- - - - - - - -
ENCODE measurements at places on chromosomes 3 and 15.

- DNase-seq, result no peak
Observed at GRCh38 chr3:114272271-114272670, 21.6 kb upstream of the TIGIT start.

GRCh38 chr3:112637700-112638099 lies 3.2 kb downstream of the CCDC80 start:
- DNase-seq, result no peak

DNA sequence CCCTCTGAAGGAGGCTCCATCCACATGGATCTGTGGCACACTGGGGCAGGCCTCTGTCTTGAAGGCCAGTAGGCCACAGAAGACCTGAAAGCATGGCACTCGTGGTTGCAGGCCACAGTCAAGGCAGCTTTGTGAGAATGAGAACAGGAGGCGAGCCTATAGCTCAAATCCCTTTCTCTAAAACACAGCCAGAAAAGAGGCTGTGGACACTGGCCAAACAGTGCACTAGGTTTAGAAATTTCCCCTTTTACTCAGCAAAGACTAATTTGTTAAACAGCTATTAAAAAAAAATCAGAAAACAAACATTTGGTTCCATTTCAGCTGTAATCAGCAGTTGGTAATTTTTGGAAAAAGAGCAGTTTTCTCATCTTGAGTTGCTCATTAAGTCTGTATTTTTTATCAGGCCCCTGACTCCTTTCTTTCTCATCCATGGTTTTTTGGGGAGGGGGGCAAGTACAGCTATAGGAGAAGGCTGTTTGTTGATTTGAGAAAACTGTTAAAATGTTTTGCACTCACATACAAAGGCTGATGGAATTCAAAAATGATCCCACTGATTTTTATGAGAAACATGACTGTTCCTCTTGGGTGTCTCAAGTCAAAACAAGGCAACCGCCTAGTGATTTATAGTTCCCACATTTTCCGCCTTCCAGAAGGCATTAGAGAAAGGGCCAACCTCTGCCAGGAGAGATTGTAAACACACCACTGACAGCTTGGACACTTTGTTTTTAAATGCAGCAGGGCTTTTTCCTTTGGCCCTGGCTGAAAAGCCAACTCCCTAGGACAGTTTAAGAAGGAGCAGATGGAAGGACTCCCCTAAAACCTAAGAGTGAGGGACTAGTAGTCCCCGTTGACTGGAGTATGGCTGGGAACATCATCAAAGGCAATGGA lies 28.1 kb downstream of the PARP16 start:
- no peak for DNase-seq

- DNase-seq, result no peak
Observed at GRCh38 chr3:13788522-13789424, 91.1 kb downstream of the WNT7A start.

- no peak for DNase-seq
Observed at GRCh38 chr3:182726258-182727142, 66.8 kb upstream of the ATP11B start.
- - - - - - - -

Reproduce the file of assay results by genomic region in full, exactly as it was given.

ENCODE measurements at places on chromosomes 3 and 15.

- DNase-seq, result no peak
Observed at GRCh38 chr3:114272271-114272670, 21.6 kb upstream of the TIGIT start.

GRCh38 chr3:112637700-112638099 lies 3.2 kb downstream of the CCDC80 start:
- DNase-seq, result no peak

DNA sequence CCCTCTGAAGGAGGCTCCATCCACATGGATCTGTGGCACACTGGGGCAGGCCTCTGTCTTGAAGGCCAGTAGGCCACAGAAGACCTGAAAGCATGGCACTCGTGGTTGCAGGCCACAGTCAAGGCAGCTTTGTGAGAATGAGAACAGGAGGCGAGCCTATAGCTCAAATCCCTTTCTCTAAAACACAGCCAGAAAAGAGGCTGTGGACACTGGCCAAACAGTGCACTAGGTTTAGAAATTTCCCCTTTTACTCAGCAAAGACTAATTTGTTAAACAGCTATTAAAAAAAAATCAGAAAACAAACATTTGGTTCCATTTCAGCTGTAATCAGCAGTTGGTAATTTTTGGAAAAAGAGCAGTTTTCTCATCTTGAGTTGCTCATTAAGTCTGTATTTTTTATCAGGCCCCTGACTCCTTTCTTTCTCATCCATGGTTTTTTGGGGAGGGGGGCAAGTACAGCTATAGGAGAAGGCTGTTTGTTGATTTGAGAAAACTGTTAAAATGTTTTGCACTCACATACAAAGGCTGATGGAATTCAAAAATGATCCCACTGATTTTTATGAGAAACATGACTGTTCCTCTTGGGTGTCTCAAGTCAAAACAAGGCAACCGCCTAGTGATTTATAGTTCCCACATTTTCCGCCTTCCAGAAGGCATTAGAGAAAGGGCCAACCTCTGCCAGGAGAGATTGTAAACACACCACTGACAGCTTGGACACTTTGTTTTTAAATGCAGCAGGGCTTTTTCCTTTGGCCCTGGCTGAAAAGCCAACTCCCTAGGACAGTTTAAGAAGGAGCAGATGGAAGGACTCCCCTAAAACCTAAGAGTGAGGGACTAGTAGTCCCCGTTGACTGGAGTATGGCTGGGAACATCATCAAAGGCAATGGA lies 28.1 kb downstream of the PARP16 start:
- no peak for DNase-seq

- DNase-seq, result no peak
Observed at GRCh38 chr3:13788522-13789424, 91.1 kb downstream of the WNT7A start.

- no peak for DNase-seq
Observed at GRCh38 chr3:182726258-182727142, 66.8 kb upstream of the ATP11B start.